On May 19 the Armies of the Tennessee and Georgia reached their designated camps outside Alexandria.  There, near the banks of the Potomac, the Great March which had started in Atlanta came to its last pause.  The last short march required of these soldiers was a Grand Review in the nation’s capital – a formal closure to the march… and the war.

(Citations from OR, Series I, Volume 47, Part I, Serial 98, page 605; Part III, Serial 100, page 509.)

150 year ago: Bridges over the Rappahannock

I’m often inclined to put emphasis on the activities of the supporting arms in campaigns such as Chancellorsville. Not that I want to reach past the activities of the combat arms (particularly the artillery!). But the activities of signalers, engineers, and quartermasters are some of the “parts,” and in many cases valuable parts, that add up to that sum total of effort.

Henry W. Benham


I’ve mentioned – just mentioned a part of – the signal troops in the Chancellorsville campaign. Another branch that played a critical and often overlooked role were the engineers. Specifically those involved with bridging operations to support the advance over the Rappahannock… and then the retreat back. The official reports from Brigadier-General Henry W. Benham, commanding the Engineer Brigade, provide a table detailing bridging operations during the campaign. Here’s a reproduction of that table:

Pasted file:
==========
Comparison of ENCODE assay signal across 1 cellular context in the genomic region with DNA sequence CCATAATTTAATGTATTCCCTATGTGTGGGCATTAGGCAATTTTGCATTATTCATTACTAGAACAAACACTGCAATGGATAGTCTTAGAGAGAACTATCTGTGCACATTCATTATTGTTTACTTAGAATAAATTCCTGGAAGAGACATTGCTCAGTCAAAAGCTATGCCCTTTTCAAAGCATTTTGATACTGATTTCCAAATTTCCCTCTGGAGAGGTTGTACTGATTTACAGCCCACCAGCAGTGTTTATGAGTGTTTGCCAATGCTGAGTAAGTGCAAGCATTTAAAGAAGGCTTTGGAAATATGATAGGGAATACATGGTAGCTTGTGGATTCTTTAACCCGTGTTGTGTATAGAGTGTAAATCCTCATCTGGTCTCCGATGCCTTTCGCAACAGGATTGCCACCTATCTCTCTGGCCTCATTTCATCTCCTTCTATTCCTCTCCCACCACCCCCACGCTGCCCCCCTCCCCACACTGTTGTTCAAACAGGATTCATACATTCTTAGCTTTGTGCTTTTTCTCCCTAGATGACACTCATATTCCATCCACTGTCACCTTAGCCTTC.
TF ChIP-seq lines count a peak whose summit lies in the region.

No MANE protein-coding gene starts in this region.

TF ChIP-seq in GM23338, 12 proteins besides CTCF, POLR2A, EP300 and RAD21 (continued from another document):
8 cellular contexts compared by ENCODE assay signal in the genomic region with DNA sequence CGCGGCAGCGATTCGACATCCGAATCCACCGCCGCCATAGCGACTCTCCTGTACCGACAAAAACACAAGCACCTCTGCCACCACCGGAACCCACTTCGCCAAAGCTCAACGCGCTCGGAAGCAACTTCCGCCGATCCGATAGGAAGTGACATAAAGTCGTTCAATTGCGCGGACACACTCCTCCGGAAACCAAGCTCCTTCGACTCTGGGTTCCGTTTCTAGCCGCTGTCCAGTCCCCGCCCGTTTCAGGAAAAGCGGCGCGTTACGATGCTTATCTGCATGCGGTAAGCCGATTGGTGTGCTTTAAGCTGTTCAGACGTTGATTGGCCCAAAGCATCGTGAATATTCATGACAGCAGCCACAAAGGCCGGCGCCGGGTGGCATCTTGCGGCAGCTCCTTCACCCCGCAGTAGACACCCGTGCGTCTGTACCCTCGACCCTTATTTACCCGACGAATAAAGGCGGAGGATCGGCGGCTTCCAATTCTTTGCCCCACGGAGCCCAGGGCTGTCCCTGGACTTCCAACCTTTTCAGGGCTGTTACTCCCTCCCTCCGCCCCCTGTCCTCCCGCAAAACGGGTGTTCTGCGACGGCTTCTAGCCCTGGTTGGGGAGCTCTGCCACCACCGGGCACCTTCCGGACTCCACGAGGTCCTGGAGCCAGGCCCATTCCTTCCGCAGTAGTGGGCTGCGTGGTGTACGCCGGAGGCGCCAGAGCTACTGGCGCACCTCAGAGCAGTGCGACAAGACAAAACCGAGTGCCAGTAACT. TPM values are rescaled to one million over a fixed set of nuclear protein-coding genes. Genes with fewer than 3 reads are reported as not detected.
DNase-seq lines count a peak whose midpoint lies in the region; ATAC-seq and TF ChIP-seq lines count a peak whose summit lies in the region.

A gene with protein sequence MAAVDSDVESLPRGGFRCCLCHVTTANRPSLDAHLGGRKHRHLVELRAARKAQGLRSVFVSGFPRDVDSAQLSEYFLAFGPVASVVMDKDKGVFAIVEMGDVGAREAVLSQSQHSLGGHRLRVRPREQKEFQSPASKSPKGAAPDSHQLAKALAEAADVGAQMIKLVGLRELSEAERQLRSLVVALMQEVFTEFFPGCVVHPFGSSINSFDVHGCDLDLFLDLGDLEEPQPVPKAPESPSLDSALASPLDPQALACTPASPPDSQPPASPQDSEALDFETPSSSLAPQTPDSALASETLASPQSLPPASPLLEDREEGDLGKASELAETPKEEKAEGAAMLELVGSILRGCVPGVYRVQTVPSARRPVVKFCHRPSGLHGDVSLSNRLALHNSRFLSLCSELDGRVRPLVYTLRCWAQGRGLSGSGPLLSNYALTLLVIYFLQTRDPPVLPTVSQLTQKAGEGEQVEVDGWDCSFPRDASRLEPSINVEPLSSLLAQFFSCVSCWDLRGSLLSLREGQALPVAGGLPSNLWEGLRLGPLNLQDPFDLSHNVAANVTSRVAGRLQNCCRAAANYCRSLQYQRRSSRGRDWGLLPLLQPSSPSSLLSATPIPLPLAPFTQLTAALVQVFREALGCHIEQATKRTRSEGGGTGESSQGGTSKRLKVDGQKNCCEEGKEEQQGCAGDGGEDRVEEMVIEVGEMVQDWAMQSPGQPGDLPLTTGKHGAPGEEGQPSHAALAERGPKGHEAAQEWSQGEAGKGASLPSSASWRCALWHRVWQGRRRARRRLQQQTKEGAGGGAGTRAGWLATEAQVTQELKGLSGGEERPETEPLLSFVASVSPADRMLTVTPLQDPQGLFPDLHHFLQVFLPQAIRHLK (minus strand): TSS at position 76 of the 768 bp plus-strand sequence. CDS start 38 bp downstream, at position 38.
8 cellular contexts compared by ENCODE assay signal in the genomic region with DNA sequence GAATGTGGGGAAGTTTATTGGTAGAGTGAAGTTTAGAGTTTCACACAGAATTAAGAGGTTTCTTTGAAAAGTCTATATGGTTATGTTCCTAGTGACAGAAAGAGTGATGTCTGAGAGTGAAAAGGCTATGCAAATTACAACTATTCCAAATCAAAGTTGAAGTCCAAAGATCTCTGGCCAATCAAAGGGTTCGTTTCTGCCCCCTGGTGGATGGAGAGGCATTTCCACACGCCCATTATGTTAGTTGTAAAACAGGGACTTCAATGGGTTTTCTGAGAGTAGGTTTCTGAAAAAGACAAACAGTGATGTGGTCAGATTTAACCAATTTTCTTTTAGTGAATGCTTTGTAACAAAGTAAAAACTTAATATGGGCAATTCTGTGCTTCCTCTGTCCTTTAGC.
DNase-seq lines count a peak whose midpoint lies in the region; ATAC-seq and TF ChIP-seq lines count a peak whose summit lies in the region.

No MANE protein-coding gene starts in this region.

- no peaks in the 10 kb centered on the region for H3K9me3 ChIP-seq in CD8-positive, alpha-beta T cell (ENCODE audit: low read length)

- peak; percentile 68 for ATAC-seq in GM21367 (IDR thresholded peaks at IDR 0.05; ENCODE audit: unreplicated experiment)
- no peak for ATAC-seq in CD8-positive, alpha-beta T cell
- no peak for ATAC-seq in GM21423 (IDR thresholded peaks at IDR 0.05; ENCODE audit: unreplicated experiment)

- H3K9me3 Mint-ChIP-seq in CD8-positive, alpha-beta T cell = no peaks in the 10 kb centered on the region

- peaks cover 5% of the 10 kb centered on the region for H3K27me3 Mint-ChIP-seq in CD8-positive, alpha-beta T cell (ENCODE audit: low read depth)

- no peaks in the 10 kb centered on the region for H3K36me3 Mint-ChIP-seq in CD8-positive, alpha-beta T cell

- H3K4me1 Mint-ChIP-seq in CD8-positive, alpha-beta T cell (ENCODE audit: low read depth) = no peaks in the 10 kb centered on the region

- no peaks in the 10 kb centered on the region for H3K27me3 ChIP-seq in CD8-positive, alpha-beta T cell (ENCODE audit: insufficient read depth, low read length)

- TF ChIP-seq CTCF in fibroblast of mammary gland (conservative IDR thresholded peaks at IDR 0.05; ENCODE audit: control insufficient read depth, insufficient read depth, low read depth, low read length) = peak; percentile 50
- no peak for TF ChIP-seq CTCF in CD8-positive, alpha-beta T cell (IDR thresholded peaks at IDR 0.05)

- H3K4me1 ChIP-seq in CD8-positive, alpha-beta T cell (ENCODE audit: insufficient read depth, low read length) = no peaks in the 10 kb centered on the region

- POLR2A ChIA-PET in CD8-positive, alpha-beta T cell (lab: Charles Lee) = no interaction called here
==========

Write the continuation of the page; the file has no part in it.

Benham listed fifteen bridge operations. One of these, number nine, did not have a bridge laid but rather noted the movement of bridging equipment to Bank’s Ford. The Engineer Brigade used nine bridges, relaying five of them twice, for a total of fourteen bridge placements. And fourteen bridges pulled up when the army no longer needed them. All within the span of nine days. These bridges spanned the Rappahannock at points over thirty (river) miles apart.